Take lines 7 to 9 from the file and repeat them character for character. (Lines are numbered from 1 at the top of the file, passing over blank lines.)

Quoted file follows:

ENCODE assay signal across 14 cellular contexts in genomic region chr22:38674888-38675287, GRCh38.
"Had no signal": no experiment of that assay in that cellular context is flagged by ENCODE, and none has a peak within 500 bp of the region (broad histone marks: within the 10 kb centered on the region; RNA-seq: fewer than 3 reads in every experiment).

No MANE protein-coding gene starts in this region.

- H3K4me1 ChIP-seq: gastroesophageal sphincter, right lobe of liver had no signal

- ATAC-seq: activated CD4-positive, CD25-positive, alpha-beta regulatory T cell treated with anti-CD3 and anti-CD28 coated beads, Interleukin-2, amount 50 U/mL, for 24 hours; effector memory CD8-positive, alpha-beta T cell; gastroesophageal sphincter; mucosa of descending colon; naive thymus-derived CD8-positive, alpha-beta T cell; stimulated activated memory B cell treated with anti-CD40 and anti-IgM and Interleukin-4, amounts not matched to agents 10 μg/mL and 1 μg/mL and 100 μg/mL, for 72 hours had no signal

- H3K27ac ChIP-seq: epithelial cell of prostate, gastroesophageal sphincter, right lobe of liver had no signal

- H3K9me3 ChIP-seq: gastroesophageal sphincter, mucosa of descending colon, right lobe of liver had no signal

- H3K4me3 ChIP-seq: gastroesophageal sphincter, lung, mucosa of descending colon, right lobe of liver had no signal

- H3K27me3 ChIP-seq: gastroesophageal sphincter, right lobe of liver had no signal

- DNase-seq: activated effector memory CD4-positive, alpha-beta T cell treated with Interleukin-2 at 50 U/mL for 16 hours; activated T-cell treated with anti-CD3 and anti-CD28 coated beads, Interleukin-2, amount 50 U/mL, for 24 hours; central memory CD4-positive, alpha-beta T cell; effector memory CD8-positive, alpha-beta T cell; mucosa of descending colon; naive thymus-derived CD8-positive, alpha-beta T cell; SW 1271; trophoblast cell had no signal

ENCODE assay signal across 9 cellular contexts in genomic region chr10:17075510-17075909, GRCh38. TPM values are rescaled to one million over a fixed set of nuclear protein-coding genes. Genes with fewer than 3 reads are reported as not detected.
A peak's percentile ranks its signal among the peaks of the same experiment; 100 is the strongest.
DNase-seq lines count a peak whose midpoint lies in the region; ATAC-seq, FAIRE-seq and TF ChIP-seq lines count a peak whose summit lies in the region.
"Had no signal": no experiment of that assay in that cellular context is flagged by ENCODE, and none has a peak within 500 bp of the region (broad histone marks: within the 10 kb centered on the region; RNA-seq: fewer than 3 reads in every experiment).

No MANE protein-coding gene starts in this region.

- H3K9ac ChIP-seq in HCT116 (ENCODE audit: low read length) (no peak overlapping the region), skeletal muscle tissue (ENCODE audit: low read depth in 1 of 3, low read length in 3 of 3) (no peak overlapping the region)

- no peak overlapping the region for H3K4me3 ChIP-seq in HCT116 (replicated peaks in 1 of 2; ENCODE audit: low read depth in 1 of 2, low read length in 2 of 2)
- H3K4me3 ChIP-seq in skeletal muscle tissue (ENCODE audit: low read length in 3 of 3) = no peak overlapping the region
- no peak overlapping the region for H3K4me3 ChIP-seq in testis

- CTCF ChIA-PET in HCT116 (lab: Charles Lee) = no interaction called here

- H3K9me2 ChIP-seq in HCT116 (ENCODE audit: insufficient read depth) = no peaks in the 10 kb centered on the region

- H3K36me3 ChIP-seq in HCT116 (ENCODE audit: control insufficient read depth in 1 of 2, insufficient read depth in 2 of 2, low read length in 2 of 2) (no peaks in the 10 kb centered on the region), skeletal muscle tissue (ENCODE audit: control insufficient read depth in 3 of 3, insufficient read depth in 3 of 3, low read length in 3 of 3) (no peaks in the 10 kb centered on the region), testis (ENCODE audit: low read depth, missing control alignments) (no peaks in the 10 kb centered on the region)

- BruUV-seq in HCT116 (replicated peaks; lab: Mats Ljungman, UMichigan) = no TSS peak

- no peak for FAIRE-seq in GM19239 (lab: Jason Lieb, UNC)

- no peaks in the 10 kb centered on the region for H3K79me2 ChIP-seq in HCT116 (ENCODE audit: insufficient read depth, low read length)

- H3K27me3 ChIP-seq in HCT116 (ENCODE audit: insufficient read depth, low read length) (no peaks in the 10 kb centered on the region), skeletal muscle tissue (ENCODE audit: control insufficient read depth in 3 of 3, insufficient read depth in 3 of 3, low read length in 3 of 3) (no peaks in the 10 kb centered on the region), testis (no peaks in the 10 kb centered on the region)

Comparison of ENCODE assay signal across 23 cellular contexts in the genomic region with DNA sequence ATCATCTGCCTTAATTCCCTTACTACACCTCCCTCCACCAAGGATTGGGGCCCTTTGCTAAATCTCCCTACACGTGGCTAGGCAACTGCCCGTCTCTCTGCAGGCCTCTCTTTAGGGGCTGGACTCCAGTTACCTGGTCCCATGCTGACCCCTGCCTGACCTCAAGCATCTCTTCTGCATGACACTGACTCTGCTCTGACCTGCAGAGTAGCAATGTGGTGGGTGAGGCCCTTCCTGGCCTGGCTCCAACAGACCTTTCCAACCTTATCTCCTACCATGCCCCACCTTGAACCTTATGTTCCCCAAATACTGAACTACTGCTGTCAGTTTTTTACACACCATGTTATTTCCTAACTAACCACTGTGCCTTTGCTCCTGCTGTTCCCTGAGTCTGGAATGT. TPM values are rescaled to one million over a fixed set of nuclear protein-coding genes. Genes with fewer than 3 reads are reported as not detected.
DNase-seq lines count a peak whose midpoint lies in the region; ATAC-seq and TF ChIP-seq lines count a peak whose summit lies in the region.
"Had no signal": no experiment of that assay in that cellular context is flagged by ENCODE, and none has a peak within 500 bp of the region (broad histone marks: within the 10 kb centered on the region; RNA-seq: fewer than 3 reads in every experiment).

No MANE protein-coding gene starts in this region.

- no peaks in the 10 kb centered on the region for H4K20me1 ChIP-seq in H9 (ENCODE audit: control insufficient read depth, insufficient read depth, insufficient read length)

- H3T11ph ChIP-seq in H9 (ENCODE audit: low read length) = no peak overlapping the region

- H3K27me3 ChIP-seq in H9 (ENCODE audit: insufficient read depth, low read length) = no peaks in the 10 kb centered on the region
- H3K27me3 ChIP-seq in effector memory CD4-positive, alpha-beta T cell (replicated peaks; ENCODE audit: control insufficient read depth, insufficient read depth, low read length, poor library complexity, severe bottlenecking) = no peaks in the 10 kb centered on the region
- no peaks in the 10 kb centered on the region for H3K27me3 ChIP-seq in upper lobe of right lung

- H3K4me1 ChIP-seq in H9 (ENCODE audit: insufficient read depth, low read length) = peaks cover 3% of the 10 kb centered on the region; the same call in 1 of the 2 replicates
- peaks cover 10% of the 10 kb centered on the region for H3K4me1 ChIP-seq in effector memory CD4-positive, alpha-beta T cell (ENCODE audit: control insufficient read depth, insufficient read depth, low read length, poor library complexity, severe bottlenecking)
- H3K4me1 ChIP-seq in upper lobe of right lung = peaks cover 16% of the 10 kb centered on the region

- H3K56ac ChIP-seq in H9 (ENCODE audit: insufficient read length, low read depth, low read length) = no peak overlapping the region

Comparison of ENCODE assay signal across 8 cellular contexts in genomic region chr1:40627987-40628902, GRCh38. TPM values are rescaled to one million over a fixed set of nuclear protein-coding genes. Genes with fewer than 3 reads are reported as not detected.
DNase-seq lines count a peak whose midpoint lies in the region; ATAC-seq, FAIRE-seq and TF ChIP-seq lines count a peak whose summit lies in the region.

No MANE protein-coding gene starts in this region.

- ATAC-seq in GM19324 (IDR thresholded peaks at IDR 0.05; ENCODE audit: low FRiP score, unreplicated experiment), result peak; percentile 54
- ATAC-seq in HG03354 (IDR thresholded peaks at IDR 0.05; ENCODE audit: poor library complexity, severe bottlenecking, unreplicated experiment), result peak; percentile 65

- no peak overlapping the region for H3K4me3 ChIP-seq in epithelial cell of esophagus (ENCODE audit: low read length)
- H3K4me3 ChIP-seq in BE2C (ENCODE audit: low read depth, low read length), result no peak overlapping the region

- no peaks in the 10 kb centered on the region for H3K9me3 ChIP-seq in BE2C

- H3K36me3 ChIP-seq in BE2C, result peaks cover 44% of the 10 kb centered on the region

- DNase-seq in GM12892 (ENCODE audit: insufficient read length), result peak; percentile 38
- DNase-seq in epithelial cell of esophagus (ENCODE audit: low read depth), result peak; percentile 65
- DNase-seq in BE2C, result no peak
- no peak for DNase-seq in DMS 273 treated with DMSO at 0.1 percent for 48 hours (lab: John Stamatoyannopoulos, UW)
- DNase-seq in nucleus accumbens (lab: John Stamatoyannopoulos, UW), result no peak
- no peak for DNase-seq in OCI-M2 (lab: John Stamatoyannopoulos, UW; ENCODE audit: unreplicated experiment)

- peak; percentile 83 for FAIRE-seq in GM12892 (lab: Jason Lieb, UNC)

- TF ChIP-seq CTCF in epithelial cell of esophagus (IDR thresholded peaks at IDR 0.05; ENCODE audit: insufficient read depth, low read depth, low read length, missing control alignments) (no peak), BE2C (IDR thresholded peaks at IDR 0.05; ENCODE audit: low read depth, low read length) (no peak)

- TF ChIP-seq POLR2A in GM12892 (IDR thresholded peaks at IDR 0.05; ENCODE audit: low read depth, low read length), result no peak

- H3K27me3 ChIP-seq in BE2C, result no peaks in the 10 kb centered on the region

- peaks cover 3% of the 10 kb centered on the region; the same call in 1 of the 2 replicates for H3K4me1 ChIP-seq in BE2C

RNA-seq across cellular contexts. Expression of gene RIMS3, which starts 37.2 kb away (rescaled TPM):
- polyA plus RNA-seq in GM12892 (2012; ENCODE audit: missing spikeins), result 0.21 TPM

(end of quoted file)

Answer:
- H3K9me3 ChIP-seq: gastroesophageal sphincter, mucosa of descending colon, right lobe of liver had no signal

- H3K4me3 ChIP-seq: gastroesophageal sphincter, lung, mucosa of descending colon, right lobe of liver had no signal

- H3K27me3 ChIP-seq: gastroesophageal sphincter, right lobe of liver had no signal